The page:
Thanks to Art (Stem to Stern) for his time and patience in teaching us how to re-do our hatches. We love learning such usefull skills.
The refrigeration has been installed…finally! In the process of installation everything has to come apart. Luckily it all goes back, somewhere. This type of refrigerator is the Adler Barbour Cold machine. I had to make a little structure inside the icebox to hold the evaporator box and then lead the copper tubing along the inside of the box, out a hole on the port side, behind the galley drawers, behind the stove and into the cabinet under the sink where the compressor now lives. (Thus, the mess!) In retrospect I suppose I should have paid a little more and gotten the compressor that has the option for water cooling but I just hate putting more holes in a boat and that rig requires two more and a pump and tubing and so forth. The trade-off is that I now have to exchange heat with the air rather than with sea water. Even though the sea water may be quite warm where we are going, it is a better conductor of heat so the unit can work more efficiently. So, knowing that I’ll try to not ask too much from the unit. Also, the more air I can move through the cabinet the better. Right now the compressor will be drawing air from behind and beside the stove. I plan to install an exhaust fan in the cabinet door that will be wired in parallel with the compressor so that when the compressor comes on so will the fan. This should provide a constant stream of fresh air for the compressor. You can’t keep exchanging heat with the same air! Won’t work. Since in our opinion most refrigerated items only need to be cool and not ice cold I will also build a partition for the icebox to that it can have a cold section containing the evaporator and a cool section on the other side. By experimentation I hope that I can find a proper place for this partition so that I don’t eat up too much electrical energy. The unit needs to be recharged with refrigerant before starting her up as I heard the constant hiss of it as I connected the couplings. Oh well…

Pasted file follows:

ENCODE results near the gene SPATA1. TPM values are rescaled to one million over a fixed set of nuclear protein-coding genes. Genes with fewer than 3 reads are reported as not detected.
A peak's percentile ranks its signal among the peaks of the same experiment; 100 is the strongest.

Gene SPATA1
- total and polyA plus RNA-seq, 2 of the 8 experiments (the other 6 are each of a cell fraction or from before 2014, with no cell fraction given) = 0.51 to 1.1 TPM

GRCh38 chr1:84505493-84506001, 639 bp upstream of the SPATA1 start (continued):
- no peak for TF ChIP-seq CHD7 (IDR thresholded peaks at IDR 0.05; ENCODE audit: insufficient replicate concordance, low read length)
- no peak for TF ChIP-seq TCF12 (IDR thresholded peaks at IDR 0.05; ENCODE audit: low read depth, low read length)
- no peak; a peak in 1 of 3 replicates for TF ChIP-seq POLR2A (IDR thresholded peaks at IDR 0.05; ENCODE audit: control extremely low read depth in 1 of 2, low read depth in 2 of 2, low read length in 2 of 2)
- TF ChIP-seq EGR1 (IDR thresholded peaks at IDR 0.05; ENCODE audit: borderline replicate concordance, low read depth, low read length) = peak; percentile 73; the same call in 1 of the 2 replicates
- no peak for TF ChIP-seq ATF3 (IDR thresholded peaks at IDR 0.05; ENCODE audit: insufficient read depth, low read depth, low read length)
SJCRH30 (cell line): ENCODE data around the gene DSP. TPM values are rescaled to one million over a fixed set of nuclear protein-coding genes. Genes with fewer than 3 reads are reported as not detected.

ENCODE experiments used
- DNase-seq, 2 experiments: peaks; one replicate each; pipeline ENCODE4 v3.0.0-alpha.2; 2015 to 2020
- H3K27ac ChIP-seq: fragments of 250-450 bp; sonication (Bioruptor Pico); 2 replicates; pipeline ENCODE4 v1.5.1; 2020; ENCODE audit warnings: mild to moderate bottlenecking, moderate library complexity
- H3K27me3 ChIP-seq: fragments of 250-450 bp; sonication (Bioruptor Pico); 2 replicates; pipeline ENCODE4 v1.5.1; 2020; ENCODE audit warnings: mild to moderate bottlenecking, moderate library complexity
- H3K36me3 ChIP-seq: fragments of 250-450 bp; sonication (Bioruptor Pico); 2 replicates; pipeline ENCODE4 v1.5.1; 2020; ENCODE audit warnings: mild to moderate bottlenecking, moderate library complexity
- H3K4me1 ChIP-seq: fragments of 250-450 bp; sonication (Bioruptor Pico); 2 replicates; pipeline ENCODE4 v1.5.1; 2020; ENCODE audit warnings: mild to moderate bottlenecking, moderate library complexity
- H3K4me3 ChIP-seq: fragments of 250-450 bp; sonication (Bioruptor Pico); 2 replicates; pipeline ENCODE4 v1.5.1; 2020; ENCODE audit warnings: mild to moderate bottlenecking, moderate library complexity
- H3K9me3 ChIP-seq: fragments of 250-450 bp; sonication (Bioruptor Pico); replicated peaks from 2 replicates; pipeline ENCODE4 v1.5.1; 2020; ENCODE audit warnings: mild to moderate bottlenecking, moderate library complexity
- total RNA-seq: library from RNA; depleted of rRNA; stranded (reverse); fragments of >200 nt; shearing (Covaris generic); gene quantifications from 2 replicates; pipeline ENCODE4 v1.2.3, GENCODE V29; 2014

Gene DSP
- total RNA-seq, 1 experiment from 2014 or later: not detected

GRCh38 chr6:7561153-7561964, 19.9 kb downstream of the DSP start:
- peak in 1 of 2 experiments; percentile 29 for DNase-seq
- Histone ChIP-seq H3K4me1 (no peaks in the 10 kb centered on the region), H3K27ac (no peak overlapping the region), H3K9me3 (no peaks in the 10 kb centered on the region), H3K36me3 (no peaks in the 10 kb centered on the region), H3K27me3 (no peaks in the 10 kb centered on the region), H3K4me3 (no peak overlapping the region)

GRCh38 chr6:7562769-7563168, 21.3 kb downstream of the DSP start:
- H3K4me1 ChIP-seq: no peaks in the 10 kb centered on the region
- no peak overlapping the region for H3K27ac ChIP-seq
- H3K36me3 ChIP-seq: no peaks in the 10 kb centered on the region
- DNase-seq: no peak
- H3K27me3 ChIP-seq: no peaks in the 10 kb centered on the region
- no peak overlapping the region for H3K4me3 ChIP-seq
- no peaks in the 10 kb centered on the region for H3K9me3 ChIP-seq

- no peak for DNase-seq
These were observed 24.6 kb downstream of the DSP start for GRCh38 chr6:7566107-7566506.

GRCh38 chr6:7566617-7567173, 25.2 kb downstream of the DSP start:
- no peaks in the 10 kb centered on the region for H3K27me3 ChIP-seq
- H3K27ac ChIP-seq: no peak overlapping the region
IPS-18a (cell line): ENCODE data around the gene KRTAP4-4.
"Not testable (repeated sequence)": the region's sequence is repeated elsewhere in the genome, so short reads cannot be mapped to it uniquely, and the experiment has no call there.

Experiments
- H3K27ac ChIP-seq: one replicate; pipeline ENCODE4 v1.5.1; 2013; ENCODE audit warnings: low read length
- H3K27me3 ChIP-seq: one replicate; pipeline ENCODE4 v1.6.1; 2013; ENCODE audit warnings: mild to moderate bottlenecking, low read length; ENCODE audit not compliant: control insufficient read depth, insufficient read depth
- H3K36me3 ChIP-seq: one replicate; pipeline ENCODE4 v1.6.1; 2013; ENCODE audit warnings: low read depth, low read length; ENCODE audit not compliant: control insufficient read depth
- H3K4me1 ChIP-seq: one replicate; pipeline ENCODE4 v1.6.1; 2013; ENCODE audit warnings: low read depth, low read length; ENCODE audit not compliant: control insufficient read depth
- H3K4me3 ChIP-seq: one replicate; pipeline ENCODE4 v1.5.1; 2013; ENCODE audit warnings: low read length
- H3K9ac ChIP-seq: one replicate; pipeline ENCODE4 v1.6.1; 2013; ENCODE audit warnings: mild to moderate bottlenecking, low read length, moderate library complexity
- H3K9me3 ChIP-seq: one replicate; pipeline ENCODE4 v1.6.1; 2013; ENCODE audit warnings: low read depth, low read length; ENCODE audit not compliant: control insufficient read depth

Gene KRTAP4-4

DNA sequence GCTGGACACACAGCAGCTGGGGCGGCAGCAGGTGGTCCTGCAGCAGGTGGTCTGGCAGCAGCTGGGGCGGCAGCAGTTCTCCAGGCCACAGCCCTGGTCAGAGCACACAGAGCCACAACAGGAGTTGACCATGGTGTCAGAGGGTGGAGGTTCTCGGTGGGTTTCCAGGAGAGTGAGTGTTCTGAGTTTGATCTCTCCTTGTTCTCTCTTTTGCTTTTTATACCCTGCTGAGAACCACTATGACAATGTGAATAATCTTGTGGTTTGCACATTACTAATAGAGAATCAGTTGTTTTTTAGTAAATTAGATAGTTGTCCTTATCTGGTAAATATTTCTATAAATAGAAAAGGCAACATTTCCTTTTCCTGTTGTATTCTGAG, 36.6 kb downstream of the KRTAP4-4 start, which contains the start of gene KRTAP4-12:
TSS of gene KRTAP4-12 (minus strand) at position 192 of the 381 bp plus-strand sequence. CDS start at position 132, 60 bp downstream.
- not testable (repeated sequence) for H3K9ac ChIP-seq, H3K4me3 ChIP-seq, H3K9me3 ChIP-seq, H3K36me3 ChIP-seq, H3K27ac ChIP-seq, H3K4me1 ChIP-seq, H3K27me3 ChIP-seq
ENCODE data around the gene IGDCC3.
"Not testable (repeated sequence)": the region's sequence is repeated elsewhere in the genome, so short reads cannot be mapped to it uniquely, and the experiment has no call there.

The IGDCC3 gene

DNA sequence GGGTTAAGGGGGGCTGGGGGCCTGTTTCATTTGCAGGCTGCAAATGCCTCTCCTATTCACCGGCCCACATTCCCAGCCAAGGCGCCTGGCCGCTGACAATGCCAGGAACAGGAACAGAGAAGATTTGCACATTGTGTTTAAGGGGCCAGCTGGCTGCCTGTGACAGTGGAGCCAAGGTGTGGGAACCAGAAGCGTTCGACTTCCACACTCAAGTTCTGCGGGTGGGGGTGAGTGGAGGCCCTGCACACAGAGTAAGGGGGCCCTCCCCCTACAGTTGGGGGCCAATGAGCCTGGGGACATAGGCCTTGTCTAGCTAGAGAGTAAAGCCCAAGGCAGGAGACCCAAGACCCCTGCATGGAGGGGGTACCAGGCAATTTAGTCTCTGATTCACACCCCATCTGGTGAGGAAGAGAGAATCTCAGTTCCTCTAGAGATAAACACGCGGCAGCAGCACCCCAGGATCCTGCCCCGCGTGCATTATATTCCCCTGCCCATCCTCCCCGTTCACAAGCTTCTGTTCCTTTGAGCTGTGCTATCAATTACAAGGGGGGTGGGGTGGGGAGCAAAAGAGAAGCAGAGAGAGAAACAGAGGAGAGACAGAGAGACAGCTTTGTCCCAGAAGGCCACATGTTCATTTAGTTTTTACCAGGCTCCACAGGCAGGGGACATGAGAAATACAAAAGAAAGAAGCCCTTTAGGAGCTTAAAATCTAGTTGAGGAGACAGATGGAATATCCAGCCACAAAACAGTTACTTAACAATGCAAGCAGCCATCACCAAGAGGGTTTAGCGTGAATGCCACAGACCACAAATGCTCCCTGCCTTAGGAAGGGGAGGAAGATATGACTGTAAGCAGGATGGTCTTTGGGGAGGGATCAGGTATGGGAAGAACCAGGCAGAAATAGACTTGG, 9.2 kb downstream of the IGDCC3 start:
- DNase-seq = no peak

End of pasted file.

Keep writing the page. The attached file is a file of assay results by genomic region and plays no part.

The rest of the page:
We hope the hull is drying out. The only evidence of this so far is that salt crystals will magically appear on the hull and you can feel them when you run your hand over the surface. This is the salt water leaching out and evaporating to the air leaving the salt behind. We put the moisture meter on the hull a few days ago but no real change was showing. Eventually we’ll take readings in various location and write the numbers right on the hull so that we can track the changes. An option to try would be to shroud the hull in plastic and place a dehumidifier or two within. Some say this speeds the process while others say it is a waste of time. We’ll see.
Living on the hard is, well, hard. We have to climb up a ladder about 10 or 12 feet to get to the deck. The land head is about 200 yards from here. There are no lifelines on the boat right now so that working on deck is a little scary and we have to be real careful. Refitting the lifelines and the pulpit is probably the next big project for us to tackle and that will remove this danger.
We also realize that life isn’t all work and projects and are finding time have some fun as well. (Not that working on boats isn’t fun. But it is work!) It especially helps when friends visit. Jim and Judy were in
We also had a great dinner at John, Debbie, and Rachel's - high school friends who live in Hollywood just south of Ft. Lauderdale. What fun to catch up on the past 25 years.
What will happen next week?